Technology is impotent to solve global-scale problems unless those who drive technology innovations take some humble lessons from Life, the message for some 350 attendees at the PopTech gathering ended Saturday (October 23).
CAMDEN, Me. Technology is impotent to solve global-scale problems unless those who drive technology innovations take some humble lessons from Life. That was the take-away for some 350 attendees at the PopTech gathering here for three days ending on Saturday (October 23).
"The world needs to spend 1 percent of its GDP on reversing potential catastrophic consequences of continuing to live the way we do," said Richard Alley, professor of geosciences at Pennsylvania State University, State College, PA. He said that the technology is available today for cleaner air, water and the environment. It just takes commitment to use it broadly.
That was music to the ears of the mostly enlightened audience who were attracted to PopTech by this year's theme: "The next renaissance". Nearly thirty speakers expounded on new ideas to renew efforts of applying technology to solve global problems. Subjects ranged from biomimicry to the definition of happiness.
The nascent discipline of biomimicry crosses the lines among biology, scientific observation and engineering know-how. Proponents of biomimicry contend that nature has not been effectively consulted as a source of information, inspiration, and innovation. Janine Benyus, a naturalist writer, has explored this idea by asking: "How might we apply biological designs, processes, and laws to the design of human systems?"
Benyus said that so far biomimicry has greatly inspired computer software by finding news ways to work with DNA and proteins. What about applying the laws of biology to hardware? She claimed that scientists and engineers need to look at how Life makes things. "It's not a matter of heating, beating and treating of materials which we currently use to come up with new material and new processes," said Benyus. She claimed that this tried and true method produces new processes that results in 96 percent of waste. "Only four percent of this kind of process becomes usable."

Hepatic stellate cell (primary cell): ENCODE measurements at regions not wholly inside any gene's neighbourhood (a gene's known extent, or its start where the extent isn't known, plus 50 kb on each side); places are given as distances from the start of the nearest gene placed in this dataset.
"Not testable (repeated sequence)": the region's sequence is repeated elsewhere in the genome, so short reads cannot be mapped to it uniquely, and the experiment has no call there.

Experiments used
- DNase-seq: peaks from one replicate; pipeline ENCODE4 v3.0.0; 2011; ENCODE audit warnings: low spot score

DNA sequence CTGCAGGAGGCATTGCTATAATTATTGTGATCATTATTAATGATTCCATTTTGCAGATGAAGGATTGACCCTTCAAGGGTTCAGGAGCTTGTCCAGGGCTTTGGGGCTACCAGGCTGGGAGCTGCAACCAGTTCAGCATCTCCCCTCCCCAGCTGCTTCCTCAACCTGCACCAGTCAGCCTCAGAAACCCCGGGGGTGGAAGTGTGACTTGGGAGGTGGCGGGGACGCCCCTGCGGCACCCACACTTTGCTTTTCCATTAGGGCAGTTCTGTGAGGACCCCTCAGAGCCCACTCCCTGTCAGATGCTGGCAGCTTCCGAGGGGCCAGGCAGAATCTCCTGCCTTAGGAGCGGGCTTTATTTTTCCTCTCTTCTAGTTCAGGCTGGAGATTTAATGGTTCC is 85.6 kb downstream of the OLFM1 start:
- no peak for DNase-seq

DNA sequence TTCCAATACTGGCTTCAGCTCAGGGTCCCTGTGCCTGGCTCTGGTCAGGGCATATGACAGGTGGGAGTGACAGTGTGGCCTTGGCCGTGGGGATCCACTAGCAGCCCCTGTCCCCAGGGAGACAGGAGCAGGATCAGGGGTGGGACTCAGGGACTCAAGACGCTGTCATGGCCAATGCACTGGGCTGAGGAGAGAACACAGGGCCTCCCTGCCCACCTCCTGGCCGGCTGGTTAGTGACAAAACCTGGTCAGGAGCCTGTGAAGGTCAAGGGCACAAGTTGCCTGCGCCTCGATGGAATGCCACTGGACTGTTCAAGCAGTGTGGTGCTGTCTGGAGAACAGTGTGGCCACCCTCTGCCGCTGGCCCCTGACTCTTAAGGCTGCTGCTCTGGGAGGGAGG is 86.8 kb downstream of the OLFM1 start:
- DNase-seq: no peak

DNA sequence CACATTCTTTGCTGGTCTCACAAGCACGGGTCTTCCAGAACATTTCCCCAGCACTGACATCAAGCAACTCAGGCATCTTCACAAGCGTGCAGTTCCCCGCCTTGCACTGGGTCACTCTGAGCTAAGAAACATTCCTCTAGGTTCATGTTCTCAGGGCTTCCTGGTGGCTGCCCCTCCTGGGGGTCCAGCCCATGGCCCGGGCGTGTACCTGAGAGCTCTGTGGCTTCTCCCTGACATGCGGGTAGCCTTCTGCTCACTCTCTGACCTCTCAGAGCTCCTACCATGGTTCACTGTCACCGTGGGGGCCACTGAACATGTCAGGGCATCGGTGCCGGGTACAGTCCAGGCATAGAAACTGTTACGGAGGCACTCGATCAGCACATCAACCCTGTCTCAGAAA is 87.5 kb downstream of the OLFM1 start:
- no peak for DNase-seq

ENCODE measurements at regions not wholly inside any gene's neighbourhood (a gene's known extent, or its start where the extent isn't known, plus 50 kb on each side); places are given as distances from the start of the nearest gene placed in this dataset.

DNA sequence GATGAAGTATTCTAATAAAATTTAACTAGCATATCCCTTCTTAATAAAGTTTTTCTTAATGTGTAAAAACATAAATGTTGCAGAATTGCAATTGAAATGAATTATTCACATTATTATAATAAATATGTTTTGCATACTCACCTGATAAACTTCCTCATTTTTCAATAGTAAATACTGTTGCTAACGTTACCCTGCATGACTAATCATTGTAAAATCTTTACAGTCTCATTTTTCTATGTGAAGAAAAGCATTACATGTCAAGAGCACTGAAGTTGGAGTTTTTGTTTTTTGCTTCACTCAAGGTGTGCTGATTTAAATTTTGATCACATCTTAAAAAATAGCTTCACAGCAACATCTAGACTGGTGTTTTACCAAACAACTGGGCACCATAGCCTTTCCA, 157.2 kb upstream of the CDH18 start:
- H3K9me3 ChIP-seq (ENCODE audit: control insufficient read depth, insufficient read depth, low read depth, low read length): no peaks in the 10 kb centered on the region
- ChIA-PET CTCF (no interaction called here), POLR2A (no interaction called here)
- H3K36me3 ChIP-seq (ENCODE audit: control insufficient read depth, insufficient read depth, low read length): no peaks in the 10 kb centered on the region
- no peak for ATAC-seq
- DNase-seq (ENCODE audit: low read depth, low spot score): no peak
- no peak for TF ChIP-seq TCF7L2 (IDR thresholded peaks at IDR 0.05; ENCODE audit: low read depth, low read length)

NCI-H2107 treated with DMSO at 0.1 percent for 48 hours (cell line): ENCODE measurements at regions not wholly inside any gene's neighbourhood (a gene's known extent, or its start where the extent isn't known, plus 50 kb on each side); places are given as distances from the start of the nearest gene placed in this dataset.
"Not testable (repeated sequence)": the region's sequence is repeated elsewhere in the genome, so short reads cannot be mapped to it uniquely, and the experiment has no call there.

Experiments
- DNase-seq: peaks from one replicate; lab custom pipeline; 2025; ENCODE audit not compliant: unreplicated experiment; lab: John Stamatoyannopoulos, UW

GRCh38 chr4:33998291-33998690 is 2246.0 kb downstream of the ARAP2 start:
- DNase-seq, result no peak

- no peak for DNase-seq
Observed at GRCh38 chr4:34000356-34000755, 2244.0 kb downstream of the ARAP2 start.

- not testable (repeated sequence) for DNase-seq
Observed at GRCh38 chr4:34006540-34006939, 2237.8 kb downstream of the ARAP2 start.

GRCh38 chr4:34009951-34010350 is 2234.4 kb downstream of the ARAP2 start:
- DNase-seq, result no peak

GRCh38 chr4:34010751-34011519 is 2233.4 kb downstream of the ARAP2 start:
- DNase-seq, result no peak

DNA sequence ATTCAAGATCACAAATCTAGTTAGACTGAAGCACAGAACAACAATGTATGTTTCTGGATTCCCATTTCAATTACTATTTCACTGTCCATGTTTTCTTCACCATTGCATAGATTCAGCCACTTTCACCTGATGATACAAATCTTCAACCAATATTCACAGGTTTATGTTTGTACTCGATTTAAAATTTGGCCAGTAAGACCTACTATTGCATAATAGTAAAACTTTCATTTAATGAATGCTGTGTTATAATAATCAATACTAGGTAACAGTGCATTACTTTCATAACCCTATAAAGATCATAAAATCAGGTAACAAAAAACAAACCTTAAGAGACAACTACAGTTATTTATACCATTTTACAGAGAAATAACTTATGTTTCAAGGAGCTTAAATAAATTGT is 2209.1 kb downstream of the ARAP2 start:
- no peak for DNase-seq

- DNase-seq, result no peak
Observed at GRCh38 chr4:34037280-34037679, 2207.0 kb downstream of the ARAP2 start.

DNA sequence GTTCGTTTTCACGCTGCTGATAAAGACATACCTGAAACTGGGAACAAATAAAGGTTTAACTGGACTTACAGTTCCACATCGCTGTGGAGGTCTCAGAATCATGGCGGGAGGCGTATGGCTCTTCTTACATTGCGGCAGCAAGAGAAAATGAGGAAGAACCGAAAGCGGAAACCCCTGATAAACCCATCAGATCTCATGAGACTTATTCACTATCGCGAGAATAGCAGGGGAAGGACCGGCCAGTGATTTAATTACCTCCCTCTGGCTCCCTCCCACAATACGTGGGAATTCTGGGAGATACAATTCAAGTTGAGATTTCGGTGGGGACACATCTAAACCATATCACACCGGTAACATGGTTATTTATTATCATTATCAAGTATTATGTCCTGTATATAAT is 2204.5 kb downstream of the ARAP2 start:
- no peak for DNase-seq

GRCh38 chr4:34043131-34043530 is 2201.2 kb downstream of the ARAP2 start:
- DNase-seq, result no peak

By contrast, Life uses energy to add information into matter. By learning what that information is and mimicking it, new forms, processes and ecosystems can be produced. Benyus listed twelve "big ideas" that come from biology and that could be engineered for efficient hardware.
Some of these ideas are being investigated by various researchers already, but Benyus thinks her ideas could be used to provide the basis of 21st century engineering. Among these are self-assembly, already used at Sandia Labs to produce nanoparts by dipping structures into chemicals that can self-assembly. Other research self-assembles 2-D into 3-D structures at Whitesides Lab/ Harvard U. making electronic circuits in nano solder balls. Self-assembly is how nature reconstitutes itself.
"We can learn from the power of natural shapes by building fans that can be 50 percent more efficient," said Benuys. PaxScientific is one company already doing that.
Other ideas include natural selection as an innovation engine as when generic algorithms are applied to design. Nature's way at resiliency and healing can be mimicked when observing how organisms surrounded by bacteria in water keep themselves clean. Sensing and responding mechanisms can be applied in crash avoidance applications by observing how millions of locusts fly in their formation without interference.
"The bottom line is that life creates conditions that are conducive to Life", said Benuys. "Design accordingly to maintain life for the next generations."
Tom Daniel at the University of Washington integrates concepts of zoology, engineering and mathematics and studies the biomechanics of molecular motors in a variety of animals. At PopTech he said that much that can be applied to engineering from observing how the animal world moves. He uses computer programs and engineering models to understand the microscopic intricacies of how animals move to design better robots some day.
"We can build bio systems to acquire, store, process and disseminate information by researching the way motor signals work in the small world," said Daniel. He explained that one cell in the neural system of a tiny fruitfly consists of 40,000 neurons, each of which when triggering making 40,000 connections with another neuron. "We need to understand complex interactive systems, what I call computational biology--computing by and in biological systems."
"These are highly coupled systems with redundant and massive data flows that often exceed our accounting skills," said Daniel. "It's literally processing on the fly, excuse the pun!"
Understanding this world and applying it to ours can be overwhelming, said Daniel. He talked of his dilemma: the fairy fly, the smallest fly on the planet has a brain 7 micrometers in diameter with a cell count of 10 to the 14th. Researching the motor mechanism of such a complicated organism is "working at the stochastic state of ions".
"We need help from you wizards", Daniel called on his PopTech audience. One problem Daniel sees in today's research directions is that too many are involved in the microbiology sphere. "We are bringing in older professors on walkers to teach students about fish, mammals because it has become an obsolete course. We need to learn about the motor skills of animals from amebas to zebras and apply that for our needs."